Editor/reviewer gets paper, reads it over lightly. They might already have no interest in the paper - they aren't motivated or interested by the abstract/introduction, so now they really just want to get this review over with because it's a chore they aren't exactly excited to be part of at this point. They just want to reject your paper at this point and move on.

They can't just say, "boooooored - reject", so they have to do something. They now look over the paper for easy "red flags". Reviewing your paper in depth would take time and energy, but an easy shortcut is to look for proxys of quality - for instance, the intro. If the introduction/literature review is out of date, this says "this paper has already been rejected, probably multiple times, and the author hasn't put in any real work to fix things, so there we go - reject". Or, worse, it says "this author isn't citing the newest work because they don't know what they are doing," or "this author isn't citing recent work because someone else beat them to the punch and they are trying to sneak one past us - nice try, sucker, rejected!"

A similar method is to look at the statistics and see if it looks like anything is obviously wrong. If an author can't do fundamental statistics properly, that's an easy one - they obviously have no idea what they are doing and you can safely ignore the rest. Is it fair reading? Oh no, of course not - the error could have been minor and wouldn't change the results. But it could be that, like so many people, the author actually doesn't understand stats and is just aping what everyone else does, creating a kind of costume-science that looks real but means nothing.

The danger here is that if you are doing something that is out of the ordinary or easily misunderstood - like an unusual regression method - you don't have to be actually wrong, it just has to look weird and not be immediately obvious why. You may need to use a different, more popular and easy to understand method, or you may just need to present your results differently so that it isn't so easy to assume you just did something wrong. Sure, you know all the work you did to carefully make certain you did things right, but everyone else - especially a tired, cranky, bored reviewer - doesn't know any of that and naturally assumes you might be in error. This will be magnified if they already have other reasons to think you don't really know your stuff, because once they start to get the idea that it's crap, confirmation bias will drive them to find anything vaguely resembling an error.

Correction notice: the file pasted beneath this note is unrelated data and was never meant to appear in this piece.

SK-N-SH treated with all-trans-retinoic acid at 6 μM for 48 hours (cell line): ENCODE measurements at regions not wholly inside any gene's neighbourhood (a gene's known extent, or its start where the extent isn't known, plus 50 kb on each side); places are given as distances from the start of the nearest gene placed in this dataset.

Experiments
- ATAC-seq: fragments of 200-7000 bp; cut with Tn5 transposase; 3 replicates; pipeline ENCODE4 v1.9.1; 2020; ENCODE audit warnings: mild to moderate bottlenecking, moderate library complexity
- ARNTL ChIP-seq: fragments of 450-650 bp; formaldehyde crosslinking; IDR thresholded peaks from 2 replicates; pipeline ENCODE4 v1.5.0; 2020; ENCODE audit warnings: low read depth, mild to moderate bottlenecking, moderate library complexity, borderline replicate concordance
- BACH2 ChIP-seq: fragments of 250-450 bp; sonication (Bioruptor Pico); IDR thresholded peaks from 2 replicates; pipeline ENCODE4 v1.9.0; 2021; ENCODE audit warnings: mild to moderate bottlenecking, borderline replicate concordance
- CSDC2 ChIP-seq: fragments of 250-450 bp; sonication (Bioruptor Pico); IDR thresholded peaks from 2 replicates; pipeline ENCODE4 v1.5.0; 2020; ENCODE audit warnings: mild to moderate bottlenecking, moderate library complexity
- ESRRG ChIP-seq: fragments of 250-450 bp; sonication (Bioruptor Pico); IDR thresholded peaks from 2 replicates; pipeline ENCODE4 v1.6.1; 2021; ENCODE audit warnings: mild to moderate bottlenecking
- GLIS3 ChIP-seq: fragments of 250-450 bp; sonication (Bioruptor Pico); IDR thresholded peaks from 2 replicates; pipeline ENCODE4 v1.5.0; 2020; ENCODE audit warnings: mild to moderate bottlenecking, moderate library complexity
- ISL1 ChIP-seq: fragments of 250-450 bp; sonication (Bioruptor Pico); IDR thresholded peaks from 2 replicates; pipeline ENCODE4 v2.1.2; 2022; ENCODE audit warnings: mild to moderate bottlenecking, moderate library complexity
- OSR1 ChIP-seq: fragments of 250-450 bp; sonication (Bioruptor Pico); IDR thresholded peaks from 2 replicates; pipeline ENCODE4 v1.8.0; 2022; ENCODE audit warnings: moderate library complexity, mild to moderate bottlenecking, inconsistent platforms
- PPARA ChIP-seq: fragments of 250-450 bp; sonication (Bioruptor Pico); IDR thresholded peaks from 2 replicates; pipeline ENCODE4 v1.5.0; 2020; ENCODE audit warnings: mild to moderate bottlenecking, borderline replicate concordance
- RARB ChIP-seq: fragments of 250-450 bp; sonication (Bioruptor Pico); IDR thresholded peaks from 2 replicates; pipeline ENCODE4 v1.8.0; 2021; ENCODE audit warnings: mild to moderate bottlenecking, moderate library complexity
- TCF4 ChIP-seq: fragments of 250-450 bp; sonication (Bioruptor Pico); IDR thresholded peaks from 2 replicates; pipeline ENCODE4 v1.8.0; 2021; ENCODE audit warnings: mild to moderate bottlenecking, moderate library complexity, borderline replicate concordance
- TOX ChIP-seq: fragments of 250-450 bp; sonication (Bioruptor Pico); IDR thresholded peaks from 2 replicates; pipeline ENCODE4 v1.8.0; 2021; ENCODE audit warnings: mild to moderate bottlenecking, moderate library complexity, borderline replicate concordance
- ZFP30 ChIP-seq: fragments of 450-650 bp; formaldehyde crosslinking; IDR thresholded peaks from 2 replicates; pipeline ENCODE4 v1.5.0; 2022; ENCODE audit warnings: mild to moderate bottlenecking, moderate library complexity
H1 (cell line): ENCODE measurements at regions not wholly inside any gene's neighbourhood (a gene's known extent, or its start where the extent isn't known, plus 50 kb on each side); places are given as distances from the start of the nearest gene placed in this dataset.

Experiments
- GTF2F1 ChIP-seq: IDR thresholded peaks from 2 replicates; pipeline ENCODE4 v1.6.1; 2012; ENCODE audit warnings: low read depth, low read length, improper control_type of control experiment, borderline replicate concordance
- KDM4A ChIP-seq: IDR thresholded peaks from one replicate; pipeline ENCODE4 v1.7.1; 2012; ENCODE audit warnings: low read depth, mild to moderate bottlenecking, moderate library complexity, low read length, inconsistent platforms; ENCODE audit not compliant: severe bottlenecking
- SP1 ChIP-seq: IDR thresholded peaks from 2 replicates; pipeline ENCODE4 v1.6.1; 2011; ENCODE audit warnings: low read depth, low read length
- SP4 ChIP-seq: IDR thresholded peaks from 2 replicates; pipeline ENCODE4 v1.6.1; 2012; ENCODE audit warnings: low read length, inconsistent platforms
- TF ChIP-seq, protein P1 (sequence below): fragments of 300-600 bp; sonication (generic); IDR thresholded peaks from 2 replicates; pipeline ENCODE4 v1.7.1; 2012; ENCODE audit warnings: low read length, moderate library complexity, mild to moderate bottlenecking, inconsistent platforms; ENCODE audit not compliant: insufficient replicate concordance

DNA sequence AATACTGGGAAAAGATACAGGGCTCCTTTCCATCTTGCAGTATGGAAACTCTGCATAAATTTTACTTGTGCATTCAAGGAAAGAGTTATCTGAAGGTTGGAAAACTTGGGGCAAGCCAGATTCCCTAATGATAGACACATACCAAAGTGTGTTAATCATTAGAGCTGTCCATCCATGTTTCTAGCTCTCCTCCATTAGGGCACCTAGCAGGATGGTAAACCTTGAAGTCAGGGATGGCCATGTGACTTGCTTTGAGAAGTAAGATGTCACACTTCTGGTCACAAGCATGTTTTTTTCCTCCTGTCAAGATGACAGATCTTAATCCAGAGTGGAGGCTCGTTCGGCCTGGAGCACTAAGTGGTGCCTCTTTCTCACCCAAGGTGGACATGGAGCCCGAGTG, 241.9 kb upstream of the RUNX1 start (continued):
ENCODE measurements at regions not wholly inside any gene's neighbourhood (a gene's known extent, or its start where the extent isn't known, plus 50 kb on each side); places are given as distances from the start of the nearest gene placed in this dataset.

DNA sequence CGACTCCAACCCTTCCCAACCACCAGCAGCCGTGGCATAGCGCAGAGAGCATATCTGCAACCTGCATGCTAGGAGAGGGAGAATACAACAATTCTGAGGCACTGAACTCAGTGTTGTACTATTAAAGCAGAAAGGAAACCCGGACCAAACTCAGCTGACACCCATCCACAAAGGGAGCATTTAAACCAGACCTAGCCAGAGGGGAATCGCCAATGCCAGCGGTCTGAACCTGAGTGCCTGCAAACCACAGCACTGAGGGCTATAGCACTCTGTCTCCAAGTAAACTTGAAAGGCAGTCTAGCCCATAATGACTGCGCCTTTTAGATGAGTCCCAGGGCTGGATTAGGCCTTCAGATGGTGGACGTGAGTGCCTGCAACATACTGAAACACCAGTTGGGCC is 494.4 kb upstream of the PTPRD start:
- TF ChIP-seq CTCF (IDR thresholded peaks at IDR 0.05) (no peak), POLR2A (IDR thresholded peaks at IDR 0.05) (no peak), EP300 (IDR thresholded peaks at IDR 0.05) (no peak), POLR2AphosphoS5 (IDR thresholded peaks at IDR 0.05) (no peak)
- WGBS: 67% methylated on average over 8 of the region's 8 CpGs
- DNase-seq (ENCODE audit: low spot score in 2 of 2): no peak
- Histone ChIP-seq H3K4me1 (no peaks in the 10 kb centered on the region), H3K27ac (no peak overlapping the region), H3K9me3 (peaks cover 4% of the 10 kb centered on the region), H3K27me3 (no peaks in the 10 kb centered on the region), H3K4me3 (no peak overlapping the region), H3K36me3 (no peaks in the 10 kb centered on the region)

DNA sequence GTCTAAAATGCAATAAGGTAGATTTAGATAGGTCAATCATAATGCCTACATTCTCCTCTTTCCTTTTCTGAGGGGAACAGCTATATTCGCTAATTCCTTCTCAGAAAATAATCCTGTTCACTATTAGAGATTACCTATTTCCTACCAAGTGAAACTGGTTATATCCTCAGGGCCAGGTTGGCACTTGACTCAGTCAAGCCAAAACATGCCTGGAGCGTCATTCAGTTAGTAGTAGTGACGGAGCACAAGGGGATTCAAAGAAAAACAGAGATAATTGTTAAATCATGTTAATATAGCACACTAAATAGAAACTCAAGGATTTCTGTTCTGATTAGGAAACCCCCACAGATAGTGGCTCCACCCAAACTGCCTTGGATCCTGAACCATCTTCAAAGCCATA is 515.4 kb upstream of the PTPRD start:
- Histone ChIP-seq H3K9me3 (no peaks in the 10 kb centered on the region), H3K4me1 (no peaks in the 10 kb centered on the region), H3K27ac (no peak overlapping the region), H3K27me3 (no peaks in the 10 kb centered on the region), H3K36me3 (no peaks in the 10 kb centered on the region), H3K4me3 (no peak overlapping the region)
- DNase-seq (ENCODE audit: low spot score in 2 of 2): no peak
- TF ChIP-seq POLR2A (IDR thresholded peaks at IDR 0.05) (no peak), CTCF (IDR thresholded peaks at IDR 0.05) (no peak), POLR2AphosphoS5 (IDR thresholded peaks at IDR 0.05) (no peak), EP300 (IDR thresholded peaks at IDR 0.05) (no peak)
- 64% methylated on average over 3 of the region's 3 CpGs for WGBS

In short - the problem might not be that your work actually is crap; it might actually be really great work. But if it looks like crap, or smells even a little like crap, there's a far greater chance that it isn't going to get a fair review at all, and that's just how it is. Try to get a realistic, outside perspective of how the paper "smells" to someone who is not familiar with it - and this can be hard to get, thus my suggestion to trade with someone - could be extremely eye-opening and helpful.

  • Thank you for your long and detailed response. I appreciate your advice. I'm collaborating with a few more senior scholars on a project and one thing I noticed that they are better than me is their ability to frame the topic. I remember one of them edited my introduction. She only added a paragraph in the beginning, but that paragraph was so beautifully written that it made me want to continue to read the rest of the paper. In contrast, my framing is more plain and doesn't highlight the importance of the topic. I guess that affects reviewers' impressions of my paper a lot. – rr5832 May 3 '17 at 21:11
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    @rr5832 In my own limited experience, the framing is regularly the difference in an acceptance and a rejection of otherwise good work. It's one of those things that going into science, I never expected or thought about at all - but unless you develop the craft of getting people interested and drawing them in, your work will probably not get the attention it deserves. Successful senior scholars get it and might do it pretty much automatically now, but it takes time and effort to develop the skill - and it's a really valuable skill. – BrianH May 3 '17 at 21:23
  • Good answer (+1) -- I'd also be curious to hear someone's take on other factors at play here (the pink elephant in the room, as it were, which I suspect is why the question is on hold currently): is it possible that OP had an advisor who is well-known in the field, and now OP is "on their own" and is suffering from a "who are you" problem? – Mad Jack May 4 '17 at 18:46